I am having a question similar to this one from 2014: Setting-process-priorities
My RM server license is limited to running one process at a time, which is perfectly fine for my purposes. I use the server instance mostly for extensive pre-processing and data gathering tasks. Having said that, some of those processes run for a very long time, due to numerous database querries and the respective process structures (i.e. many loops). Very long means several hours or even a couple of days. I ususally submit several of those processes at a time and just let it run until it is done.
However, sometimes I have a situation in which I would like to run a process on the same server instance, that is more important from a timing perspective than the data processing processes. If I send it to the server, it is automatically put at the end of the queue and I was wondering whether there is any way, I can move it up to be at the first spot of the queue. My current solution is aborting all queued processes, submitting the high priority processes and then submitting the whole lot of the low priority processes back to the queue. This seems quite non optimal.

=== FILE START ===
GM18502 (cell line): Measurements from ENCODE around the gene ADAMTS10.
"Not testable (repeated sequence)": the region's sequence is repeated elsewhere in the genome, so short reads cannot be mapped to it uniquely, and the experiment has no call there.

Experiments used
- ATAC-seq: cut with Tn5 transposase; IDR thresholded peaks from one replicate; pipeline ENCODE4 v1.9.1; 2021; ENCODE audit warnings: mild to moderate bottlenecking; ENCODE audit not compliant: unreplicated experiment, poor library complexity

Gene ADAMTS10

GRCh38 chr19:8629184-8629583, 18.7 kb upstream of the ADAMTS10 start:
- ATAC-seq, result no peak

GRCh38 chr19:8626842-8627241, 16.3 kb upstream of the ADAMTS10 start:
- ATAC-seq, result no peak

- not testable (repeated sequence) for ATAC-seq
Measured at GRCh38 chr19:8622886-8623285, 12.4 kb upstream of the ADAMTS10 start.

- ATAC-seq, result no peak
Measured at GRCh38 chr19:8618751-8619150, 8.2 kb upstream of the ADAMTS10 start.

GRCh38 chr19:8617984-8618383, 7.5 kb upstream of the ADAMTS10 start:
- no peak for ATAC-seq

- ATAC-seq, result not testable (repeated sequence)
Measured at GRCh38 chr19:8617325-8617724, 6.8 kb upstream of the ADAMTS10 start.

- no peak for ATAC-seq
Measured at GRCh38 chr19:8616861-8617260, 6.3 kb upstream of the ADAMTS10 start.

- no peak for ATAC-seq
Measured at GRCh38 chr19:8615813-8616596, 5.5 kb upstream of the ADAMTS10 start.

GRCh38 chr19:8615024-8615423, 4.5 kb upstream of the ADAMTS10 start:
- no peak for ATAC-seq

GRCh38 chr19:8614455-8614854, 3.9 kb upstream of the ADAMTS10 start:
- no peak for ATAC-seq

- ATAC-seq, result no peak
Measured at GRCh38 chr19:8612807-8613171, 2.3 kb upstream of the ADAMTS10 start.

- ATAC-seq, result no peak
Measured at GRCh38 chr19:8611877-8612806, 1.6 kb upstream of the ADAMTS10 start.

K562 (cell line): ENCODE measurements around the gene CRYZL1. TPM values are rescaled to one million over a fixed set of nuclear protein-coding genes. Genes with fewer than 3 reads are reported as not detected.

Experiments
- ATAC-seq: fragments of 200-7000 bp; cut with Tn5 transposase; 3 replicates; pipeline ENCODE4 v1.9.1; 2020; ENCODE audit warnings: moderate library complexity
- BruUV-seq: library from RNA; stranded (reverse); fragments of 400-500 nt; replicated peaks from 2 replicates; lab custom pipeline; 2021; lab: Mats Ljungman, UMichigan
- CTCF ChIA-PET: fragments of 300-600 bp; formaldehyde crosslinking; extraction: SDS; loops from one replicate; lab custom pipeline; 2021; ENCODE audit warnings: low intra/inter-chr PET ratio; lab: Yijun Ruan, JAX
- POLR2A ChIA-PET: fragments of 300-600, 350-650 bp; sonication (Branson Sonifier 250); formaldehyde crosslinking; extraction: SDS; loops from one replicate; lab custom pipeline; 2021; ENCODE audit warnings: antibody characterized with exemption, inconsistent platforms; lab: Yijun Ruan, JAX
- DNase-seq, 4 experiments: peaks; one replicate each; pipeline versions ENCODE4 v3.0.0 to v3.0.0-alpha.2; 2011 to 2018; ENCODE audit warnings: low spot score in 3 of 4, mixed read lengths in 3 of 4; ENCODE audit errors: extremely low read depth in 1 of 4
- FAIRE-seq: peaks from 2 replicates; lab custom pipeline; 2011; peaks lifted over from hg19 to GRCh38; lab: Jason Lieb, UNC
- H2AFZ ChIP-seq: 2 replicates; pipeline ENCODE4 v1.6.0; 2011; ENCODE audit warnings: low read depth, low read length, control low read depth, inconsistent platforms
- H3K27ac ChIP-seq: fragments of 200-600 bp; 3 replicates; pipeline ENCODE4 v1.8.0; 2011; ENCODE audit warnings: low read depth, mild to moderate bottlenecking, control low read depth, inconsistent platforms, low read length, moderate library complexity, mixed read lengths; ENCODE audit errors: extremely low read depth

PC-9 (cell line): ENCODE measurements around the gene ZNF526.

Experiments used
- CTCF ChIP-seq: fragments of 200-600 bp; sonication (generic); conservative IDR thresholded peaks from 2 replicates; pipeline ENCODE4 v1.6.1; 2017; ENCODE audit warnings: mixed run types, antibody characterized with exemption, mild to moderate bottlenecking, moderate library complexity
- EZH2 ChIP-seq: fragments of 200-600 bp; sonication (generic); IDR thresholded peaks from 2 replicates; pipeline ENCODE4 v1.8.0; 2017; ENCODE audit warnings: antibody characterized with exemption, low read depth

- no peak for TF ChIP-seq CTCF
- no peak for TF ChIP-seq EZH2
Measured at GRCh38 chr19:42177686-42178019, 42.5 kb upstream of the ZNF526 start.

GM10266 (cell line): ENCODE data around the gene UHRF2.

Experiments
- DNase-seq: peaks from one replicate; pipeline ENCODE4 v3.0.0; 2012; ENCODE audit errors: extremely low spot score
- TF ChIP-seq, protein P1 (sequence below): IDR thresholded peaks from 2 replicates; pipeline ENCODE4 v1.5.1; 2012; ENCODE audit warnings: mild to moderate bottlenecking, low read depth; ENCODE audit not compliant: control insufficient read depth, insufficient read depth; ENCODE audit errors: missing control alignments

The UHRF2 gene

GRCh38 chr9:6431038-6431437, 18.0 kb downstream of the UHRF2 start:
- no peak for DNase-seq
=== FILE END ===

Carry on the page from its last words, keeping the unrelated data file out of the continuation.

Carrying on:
I have read the doc on Process Execution Queues, but it does not really do what I was hoping for. Any hint on how I can sort the process execution order on RM Server after the processes have been submitted would be highly appreciated.
Solved! Go to Solution.
you cannot. Queues are by design first in, first out. Re-ordering inside a queue is not possible. You will have to continue using the workaround.
you could implement "queueing" yourself using a database table (or whatever works best for you).
You'd have a meta-process which is queued on the server. It reads the process names ordered by the priority and executes the first one. When it's done, the process is marked in the database. The next iteration will catch the next process and so on.
You take the process path from your queue, set a macro, and Execute Process using the path macro. Of course, you won't be able to pass variable parameters (macros).
It's probably not trivial and you'll find some corner cases but it might work better than stopping and re-submitting processes in the long run.